Laurence Binyon

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Laurence Binyon
Drawing of Laurence Binyon by William Strang, 1901
Drawing of Laurence Binyon by William Strang, 1901
BornRobert Laurence Binyon
(1869-08-10)10 August 1869
Lancaster, Lancashire, England
Died10 March 1943(1943-03-10) (aged 73)
Reading, Berkshire, England
OccupationPoet, dramatist, scholar
SpouseCicely Margaret Powell
ChildrenHelen Binyon
Margaret Binyon
Nicolete Gray
RelativesT. J. Binyon (great-nephew)[1]
Camilla Gray (granddaughter)
Binyon's birthplace, 1 High Street, Lancaster

Robert Laurence Binyon, CH (10 August 1869 – 10 March 1943) was an English poet, dramatist and art scholar. Born in Lancaster, England, his parents were Frederick Binyon, a clergyman, and Mary Dockray. He studied at St Paul's School, London and at Trinity College, Oxford, where he won the Newdigate Prize for poetry in 1891. He worked for the British Museum from 1893 until his retirement in 1933. In 1904 he married the historian Cicely Margaret Powell, with whom he had three daughters, including the artist Nicolete Gray.

Moved by the casualties of the British Expeditionary Force in 1914, Binyon wrote his most famous work "For the Fallen", which is often recited at Remembrance Sunday services in the UK, Australia, New Zealand and Canada. In 1915, he volunteered as a hospital orderly in France and afterwards worked in England, helping to take care of the wounded of the Battle of Verdun. He wrote about these experiences in For Dauntless France, re-released as a centenary edition in 2018 as The Call and the Answer. After the war, he continued his career at the British Museum, writing numerous books on art.

He was appointed Norton Professor of Poetry at Harvard University in 1933. Between 1933 and his death in 1943, he published his translation of Dante's Divine Comedy. His war poetry includes a poem about the London Blitz, "The Burning of the Leaves", regarded by many as his masterpiece.

Early life[edit]

Laurence Binyon was born in Lancaster, Lancashire, England. His parents were Frederick Binyon, a clergyman of the Church of England, and Mary Dockray. Mary's father, Robert Benson Dockray, was a main engineer of the London and Birmingham Railway. His forebears were Quakers.[2]

Binyon studied at St Paul's School, London. Then he read Classics (Honour Moderations) at Trinity College, Oxford, where he won the Newdigate Prize for poetry in 1891.

Immediately after graduating in 1893, Binyon started working for the Department of Printed Books of the British Museum, writing catalogues for the museum and art monographs for himself. In 1895 his first book, Dutch Etchers of the Seventeenth Century, was published. In that same year, Binyon moved into the museum's Department of Prints and Drawings, under Campbell Dodgson.[2] In 1909, Binyon became its Assistant Keeper.[3][4]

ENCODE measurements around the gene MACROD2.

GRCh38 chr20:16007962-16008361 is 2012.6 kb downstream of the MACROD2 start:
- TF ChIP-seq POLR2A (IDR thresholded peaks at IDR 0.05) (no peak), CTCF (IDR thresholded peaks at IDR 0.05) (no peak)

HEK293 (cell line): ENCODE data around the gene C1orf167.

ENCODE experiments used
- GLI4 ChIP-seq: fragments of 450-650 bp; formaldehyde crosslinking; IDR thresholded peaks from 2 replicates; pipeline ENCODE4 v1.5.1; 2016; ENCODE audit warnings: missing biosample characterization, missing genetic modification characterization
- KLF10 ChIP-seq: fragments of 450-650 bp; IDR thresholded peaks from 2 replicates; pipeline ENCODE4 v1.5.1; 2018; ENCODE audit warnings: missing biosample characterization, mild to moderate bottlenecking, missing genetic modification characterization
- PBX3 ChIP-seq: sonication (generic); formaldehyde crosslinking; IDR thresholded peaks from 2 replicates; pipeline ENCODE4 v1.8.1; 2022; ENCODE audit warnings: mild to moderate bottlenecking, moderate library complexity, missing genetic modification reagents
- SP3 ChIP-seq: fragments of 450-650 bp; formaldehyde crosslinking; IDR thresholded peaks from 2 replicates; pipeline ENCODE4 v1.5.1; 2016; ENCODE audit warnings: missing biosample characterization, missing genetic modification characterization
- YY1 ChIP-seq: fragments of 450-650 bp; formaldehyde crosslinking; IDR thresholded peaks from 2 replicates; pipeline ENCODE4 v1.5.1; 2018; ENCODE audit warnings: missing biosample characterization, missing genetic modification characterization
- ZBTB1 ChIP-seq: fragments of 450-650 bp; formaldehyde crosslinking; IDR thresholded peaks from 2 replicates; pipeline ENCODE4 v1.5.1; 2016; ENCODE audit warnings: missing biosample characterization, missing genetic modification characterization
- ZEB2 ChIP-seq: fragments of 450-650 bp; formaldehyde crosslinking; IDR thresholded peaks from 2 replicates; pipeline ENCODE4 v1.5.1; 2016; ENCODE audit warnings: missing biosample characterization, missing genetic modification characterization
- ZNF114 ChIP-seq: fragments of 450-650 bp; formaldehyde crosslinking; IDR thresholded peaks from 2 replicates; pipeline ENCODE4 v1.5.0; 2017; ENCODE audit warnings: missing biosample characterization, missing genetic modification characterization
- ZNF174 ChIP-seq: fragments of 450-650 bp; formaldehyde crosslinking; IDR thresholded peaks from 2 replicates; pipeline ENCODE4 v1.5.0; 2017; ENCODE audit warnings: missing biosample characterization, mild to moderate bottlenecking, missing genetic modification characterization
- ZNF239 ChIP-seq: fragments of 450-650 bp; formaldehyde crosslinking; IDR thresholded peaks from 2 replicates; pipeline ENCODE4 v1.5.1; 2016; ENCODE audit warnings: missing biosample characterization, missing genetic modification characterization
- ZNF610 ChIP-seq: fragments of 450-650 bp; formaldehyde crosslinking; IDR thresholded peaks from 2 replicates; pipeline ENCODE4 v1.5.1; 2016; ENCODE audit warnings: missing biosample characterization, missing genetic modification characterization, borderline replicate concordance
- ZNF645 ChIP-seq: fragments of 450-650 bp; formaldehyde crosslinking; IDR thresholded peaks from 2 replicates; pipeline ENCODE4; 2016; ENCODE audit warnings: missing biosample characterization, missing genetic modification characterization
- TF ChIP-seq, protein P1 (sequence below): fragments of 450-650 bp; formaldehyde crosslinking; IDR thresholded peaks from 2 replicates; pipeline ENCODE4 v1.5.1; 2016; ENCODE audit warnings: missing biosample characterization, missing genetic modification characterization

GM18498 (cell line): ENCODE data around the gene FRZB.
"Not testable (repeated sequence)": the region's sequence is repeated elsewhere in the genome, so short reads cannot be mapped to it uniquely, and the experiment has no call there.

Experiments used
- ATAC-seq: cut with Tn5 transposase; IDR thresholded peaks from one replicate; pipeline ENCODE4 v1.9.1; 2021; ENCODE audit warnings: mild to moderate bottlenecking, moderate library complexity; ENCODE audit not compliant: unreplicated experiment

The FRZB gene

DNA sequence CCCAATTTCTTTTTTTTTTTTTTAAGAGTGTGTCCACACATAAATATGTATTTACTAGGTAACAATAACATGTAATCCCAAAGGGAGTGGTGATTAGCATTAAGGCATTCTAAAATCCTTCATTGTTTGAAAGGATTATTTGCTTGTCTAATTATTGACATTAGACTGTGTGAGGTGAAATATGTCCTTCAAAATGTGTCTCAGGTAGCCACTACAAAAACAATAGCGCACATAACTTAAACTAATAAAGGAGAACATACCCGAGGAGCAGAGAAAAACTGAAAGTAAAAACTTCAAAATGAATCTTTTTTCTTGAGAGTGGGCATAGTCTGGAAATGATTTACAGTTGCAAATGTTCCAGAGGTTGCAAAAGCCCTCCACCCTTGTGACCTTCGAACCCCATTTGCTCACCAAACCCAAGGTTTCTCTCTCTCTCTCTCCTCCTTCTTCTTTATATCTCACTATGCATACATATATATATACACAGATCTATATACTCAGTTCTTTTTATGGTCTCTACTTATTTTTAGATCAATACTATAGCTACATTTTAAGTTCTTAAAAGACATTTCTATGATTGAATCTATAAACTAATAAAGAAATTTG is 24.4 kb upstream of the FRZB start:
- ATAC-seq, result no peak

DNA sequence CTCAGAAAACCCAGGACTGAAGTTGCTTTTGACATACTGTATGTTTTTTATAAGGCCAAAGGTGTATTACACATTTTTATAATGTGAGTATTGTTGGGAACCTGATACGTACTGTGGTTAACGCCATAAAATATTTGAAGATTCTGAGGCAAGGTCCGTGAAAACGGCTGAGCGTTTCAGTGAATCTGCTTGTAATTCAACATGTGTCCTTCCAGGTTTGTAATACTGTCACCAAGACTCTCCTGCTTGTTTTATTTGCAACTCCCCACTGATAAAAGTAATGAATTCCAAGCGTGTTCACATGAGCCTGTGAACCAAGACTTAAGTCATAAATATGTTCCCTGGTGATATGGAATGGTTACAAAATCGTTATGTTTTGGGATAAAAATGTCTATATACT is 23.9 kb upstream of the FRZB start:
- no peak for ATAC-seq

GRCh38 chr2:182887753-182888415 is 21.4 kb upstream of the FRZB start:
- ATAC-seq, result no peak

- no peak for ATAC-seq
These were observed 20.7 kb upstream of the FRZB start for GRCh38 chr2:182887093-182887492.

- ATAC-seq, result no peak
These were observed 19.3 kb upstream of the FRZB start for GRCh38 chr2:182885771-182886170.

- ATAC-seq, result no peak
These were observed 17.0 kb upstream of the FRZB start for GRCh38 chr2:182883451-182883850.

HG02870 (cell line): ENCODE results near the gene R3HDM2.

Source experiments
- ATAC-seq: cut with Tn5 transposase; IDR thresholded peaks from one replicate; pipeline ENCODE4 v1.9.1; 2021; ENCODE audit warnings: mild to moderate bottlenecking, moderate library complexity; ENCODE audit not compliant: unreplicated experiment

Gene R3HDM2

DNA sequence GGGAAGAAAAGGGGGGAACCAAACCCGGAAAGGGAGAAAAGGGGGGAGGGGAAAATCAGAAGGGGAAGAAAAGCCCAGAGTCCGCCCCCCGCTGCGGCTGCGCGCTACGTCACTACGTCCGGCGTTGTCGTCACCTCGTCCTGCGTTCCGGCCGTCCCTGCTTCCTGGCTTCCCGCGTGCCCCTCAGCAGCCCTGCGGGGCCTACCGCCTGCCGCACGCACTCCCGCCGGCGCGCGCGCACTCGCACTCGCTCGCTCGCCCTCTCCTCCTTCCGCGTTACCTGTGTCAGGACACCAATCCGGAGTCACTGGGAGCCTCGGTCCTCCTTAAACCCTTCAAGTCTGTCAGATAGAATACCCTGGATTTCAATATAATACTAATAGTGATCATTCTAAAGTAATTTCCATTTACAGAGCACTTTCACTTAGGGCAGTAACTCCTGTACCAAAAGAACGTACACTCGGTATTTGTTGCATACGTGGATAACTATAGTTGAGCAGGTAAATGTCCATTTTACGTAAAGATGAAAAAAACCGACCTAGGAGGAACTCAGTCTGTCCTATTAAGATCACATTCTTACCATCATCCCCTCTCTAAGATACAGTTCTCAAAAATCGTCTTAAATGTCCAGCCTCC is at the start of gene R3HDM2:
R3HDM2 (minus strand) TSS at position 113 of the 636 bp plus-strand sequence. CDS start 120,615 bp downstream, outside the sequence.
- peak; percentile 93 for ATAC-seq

1913, he was made the Keeper of the new Sub-Department of Oriental Prints and Drawings. Around then, he played a crucial role in the formation of Modernism in London by introducing young Imagist poets such as Ezra Pound, Richard Aldington and H.D. to East Asian visual art and literature.[5][6] Many of Binyon's books produced at the museum were influenced by his own sensibilities as a poet although some were works of plain scholarship, such as his four-volume catalogue of all of the museum's English drawings and his seminal catalogue of Chinese and Japanese prints.

In 1904 he married historian Cicely Margaret Powell, and the couple had three daughters. During those years, Binyon belonged to a circle of artists, as a regular patron of the Vienna Café in Oxford Street. His fellow intellectuals there were Ezra Pound, Sir William Rothenstein, Walter Sickert, Charles Ricketts, Lucien Pissarro and Edmund Dulac.[2]

Binyon's reputation before the First World War was such that on the death of the Poet Laureate Alfred Austin in 1913, Binyon was among the names mentioned in the press as his likely successor. Others named included Thomas Hardy, John Masefield and Rudyard Kipling, with the post going to Robert Bridges.

"For the Fallen"[edit]

Moved by the opening of what was then called the Great War and the already-high number of casualties of the British Expeditionary Force, Binyon wrote his "For the Fallen" in 1914, with its "Ode of Remembrance", the third and fourth, or simply the fourth stanza of the poem. At the time, he was visiting the cliffs on the north Cornwall coast, either at Polzeath or at Portreath. There is a plaque at each site to commemorate the event, but Binyon himself mentioned Polzeath in a 1939 interview. The confusion may be related to Porteath Farm being near Polzeath. The piece was published by The Times in September, when public feeling was affected by the recent Battle of the Marne.

Today Binyon's most famous poem, "For the Fallen", is often recited at British Remembrance Sunday services; is an integral part of Anzac Day services in Australia and New Zealand and of 11 November Remembrance Day services in Canada.[7][8] The "Ode of Remembrance" has thus been claimed as a tribute to all casualties of war, regardless of nation.

They went with songs to the battle, they were young.
Straight of limb, true of eyes, steady and aglow.
They were staunch to the end against odds uncounted,
They fell with their faces to the foe.
They shall grow not old, as we that are left grow old:
Age shall not weary them, nor the years condemn.
At the going down of the sun and in the morning,